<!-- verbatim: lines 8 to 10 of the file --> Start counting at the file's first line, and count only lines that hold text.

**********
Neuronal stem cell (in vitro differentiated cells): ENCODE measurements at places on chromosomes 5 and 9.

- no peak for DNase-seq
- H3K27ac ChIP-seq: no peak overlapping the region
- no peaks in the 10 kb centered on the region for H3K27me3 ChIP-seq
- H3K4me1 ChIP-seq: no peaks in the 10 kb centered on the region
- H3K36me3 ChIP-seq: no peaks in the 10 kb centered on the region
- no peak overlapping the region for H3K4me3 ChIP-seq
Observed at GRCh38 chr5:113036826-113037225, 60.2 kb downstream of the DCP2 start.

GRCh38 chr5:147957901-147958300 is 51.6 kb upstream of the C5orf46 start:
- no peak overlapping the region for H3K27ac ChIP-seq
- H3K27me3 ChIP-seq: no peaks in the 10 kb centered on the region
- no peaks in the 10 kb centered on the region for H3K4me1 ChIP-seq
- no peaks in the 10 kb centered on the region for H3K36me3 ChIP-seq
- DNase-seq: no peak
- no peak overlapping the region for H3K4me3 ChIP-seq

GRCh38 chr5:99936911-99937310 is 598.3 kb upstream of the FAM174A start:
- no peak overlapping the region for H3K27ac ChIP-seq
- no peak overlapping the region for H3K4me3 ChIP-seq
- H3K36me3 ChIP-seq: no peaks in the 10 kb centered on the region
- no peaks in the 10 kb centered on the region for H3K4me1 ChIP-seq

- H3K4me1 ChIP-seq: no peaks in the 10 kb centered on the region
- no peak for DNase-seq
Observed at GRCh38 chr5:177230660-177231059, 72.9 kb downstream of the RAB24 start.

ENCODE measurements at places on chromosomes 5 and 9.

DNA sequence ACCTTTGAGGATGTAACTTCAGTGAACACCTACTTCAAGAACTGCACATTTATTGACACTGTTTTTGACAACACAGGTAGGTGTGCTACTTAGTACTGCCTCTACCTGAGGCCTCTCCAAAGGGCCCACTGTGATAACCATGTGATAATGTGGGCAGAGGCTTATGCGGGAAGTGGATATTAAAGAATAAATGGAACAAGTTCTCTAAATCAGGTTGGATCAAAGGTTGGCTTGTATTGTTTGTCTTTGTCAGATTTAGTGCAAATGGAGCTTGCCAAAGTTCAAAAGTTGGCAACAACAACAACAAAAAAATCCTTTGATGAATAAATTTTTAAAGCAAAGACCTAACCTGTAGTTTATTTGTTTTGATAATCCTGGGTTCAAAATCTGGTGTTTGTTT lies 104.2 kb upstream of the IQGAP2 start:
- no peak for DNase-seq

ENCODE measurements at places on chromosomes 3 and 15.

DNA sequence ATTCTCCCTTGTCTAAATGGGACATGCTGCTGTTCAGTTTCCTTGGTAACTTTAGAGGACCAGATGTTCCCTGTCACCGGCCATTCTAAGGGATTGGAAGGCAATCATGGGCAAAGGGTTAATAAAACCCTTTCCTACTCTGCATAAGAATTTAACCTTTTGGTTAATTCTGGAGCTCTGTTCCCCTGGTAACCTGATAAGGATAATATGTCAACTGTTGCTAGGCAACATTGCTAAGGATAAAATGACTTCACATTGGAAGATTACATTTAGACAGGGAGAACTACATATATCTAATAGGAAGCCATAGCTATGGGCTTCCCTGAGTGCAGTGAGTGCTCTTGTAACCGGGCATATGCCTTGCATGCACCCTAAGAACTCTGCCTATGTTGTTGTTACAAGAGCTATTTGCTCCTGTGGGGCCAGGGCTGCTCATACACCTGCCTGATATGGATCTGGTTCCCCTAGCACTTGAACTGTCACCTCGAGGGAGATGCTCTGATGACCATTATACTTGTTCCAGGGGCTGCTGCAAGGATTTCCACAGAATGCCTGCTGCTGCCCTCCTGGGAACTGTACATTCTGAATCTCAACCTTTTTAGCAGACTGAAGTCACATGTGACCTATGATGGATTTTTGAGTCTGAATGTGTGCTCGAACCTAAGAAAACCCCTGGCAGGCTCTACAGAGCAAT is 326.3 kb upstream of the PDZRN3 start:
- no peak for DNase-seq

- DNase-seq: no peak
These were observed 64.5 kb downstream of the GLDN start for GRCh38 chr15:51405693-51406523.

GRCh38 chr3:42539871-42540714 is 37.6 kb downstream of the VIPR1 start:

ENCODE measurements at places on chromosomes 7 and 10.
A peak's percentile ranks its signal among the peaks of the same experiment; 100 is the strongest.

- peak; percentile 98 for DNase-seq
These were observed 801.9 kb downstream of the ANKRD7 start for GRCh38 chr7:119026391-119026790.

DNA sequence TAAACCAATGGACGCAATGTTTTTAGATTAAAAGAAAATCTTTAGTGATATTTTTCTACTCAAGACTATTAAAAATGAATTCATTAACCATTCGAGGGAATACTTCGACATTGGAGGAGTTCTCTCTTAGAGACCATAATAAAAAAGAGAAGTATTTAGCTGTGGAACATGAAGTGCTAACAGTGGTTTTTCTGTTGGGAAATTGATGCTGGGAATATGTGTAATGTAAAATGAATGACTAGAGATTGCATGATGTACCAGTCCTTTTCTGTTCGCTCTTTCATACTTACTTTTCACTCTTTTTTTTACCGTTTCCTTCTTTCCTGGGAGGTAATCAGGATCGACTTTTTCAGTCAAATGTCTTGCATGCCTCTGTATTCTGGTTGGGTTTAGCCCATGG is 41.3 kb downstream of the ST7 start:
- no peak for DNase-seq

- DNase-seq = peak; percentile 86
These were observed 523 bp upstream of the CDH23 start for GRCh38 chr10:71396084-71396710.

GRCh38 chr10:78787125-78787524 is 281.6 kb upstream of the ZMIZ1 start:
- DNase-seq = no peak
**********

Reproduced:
Observed at GRCh38 chr5:113036826-113037225, 60.2 kb downstream of the DCP2 start.

GRCh38 chr5:147957901-147958300 is 51.6 kb upstream of the C5orf46 start:
- no peak overlapping the region for H3K27ac ChIP-seq